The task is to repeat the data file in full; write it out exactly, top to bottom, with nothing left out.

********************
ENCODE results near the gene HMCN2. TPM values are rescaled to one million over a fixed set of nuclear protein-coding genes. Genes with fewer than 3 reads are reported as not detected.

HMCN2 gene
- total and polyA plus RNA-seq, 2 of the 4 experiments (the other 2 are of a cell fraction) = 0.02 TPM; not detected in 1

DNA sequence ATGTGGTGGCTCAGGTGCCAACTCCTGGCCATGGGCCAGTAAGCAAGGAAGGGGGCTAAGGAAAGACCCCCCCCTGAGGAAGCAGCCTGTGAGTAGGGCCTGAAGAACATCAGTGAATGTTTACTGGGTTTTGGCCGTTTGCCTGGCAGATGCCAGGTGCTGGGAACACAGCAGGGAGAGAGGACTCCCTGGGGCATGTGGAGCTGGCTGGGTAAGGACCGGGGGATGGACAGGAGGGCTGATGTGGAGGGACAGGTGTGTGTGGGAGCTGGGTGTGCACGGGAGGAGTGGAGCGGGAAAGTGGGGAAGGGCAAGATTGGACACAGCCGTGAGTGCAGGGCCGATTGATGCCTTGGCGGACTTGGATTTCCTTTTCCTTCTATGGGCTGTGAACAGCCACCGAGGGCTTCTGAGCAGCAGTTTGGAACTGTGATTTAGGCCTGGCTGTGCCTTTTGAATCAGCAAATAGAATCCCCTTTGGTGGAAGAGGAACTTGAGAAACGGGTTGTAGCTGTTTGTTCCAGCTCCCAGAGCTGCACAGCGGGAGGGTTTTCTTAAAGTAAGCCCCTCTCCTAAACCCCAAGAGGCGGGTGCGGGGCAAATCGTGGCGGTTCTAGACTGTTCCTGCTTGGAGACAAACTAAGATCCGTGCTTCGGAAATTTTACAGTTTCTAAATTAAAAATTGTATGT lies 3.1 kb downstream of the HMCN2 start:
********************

ENCODE results near the gene HMCN2. TPM values are rescaled to one million over a fixed set of nuclear protein-coding genes. Genes with fewer than 3 reads are reported as not detected.

HMCN2 gene
- total and polyA plus RNA-seq, 2 of the 4 experiments (the other 2 are of a cell fraction) = 0.02 TPM; not detected in 1

DNA sequence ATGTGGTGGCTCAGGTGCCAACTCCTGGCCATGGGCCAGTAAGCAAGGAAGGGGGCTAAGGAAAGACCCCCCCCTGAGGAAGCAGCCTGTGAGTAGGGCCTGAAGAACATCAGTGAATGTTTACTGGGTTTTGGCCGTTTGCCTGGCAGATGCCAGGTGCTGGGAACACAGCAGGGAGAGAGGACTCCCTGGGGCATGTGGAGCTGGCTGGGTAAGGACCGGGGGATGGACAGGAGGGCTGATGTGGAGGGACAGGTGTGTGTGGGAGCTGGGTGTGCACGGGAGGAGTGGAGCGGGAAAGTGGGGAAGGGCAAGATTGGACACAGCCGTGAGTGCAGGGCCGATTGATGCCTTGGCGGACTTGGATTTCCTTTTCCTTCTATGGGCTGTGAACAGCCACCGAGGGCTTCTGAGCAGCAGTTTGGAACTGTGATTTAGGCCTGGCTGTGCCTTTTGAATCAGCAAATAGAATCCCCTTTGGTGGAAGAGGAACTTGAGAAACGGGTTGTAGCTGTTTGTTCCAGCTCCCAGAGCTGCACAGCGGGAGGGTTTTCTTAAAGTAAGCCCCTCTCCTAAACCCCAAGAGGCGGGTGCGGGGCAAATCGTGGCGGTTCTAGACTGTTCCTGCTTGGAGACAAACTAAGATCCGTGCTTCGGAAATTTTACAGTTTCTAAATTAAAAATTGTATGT lies 3.1 kb downstream of the HMCN2 start: